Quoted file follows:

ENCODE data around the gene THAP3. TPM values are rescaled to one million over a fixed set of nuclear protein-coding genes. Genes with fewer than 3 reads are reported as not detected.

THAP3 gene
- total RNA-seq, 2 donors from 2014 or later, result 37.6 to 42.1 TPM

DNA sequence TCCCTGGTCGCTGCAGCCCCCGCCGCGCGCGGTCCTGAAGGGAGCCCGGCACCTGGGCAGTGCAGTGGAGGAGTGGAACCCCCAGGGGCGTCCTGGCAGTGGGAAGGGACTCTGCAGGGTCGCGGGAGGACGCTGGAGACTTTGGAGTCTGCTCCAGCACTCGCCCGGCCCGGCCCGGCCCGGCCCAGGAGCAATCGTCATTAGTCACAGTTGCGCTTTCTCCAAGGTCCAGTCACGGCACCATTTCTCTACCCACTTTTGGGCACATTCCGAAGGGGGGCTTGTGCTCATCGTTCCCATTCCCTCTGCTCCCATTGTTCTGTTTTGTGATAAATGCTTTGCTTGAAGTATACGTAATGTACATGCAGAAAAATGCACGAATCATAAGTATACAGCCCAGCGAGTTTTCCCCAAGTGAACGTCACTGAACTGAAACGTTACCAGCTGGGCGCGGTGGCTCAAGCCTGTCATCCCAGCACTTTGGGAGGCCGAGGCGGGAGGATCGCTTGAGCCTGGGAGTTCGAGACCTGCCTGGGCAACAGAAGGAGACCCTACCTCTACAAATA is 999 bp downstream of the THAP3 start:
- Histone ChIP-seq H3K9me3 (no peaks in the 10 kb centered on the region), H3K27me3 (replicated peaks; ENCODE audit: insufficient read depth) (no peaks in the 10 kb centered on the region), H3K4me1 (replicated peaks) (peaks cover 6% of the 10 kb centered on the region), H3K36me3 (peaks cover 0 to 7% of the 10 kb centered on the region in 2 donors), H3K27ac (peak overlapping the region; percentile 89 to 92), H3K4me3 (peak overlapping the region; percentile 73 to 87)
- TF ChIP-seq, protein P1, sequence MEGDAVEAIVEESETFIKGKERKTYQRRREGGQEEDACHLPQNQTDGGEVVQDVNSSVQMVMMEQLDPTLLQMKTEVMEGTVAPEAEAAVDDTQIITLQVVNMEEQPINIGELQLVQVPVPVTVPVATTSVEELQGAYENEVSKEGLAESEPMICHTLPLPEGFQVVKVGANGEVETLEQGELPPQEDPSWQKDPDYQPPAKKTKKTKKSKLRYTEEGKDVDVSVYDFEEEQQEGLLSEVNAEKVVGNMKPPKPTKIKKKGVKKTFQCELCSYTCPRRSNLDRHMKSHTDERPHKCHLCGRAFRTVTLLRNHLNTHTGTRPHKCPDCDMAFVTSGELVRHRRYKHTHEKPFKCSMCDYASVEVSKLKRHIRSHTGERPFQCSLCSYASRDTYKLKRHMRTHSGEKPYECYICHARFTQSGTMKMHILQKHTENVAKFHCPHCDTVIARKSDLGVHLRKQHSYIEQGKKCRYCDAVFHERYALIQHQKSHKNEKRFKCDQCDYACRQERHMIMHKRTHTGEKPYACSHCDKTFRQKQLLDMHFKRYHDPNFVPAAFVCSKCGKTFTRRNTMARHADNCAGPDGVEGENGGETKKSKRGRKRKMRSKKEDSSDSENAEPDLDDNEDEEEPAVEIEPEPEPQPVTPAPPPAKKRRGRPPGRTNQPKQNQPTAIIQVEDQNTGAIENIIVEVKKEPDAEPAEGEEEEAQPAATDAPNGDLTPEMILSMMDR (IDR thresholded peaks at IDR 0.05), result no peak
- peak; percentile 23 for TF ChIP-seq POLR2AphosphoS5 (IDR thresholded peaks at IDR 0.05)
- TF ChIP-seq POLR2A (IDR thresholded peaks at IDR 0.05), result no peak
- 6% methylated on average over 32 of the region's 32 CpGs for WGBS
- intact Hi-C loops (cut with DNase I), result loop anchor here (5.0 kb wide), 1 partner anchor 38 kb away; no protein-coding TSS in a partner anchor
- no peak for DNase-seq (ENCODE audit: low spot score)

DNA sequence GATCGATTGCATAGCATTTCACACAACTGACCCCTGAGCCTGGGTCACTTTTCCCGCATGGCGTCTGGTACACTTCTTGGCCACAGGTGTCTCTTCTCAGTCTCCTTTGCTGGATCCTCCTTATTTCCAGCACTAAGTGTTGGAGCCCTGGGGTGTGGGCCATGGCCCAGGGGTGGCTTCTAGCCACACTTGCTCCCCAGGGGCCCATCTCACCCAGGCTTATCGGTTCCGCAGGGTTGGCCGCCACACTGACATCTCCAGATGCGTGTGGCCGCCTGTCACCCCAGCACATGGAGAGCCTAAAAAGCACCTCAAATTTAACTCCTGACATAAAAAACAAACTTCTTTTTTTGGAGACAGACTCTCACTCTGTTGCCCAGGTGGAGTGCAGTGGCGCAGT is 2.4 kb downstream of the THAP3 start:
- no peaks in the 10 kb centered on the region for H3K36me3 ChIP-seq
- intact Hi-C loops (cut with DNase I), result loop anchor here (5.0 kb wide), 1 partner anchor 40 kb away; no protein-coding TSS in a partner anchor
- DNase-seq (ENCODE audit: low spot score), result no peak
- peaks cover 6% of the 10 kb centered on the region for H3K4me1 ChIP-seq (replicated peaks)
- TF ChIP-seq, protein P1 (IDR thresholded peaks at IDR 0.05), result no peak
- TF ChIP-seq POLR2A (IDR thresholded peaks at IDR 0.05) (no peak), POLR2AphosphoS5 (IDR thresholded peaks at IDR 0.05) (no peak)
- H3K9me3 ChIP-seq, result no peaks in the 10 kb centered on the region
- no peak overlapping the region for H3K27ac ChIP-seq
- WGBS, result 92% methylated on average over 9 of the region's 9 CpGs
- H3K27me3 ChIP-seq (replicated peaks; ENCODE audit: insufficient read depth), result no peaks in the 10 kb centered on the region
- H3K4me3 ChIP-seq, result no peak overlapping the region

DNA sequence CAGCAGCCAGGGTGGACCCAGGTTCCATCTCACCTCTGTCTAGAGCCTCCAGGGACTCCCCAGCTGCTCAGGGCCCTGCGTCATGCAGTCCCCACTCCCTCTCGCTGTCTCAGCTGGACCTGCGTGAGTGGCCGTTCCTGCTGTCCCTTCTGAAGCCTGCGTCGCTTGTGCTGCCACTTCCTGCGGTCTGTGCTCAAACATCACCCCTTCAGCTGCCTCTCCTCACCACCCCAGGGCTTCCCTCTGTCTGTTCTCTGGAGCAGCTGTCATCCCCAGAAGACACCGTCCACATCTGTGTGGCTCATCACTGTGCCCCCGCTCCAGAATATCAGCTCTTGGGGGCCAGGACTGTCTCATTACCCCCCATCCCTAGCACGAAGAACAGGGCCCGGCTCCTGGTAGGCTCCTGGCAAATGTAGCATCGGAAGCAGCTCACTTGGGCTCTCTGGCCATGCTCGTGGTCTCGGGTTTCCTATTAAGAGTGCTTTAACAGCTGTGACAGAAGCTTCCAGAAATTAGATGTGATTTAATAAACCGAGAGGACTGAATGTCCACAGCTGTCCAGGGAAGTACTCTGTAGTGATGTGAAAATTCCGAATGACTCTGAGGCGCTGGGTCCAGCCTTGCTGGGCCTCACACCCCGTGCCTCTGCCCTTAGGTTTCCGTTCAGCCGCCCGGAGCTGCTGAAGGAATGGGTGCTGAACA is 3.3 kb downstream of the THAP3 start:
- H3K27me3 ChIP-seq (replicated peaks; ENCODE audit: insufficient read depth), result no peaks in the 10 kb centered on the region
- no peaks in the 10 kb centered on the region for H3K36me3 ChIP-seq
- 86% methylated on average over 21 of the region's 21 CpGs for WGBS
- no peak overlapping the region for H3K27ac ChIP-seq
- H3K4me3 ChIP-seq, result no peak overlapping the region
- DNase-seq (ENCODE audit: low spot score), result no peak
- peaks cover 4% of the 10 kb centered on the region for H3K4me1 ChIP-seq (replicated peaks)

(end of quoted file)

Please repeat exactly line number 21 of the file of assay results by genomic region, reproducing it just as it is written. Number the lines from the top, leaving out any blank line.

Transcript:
- WGBS, result 92% methylated on average over 9 of the region's 9 CpGs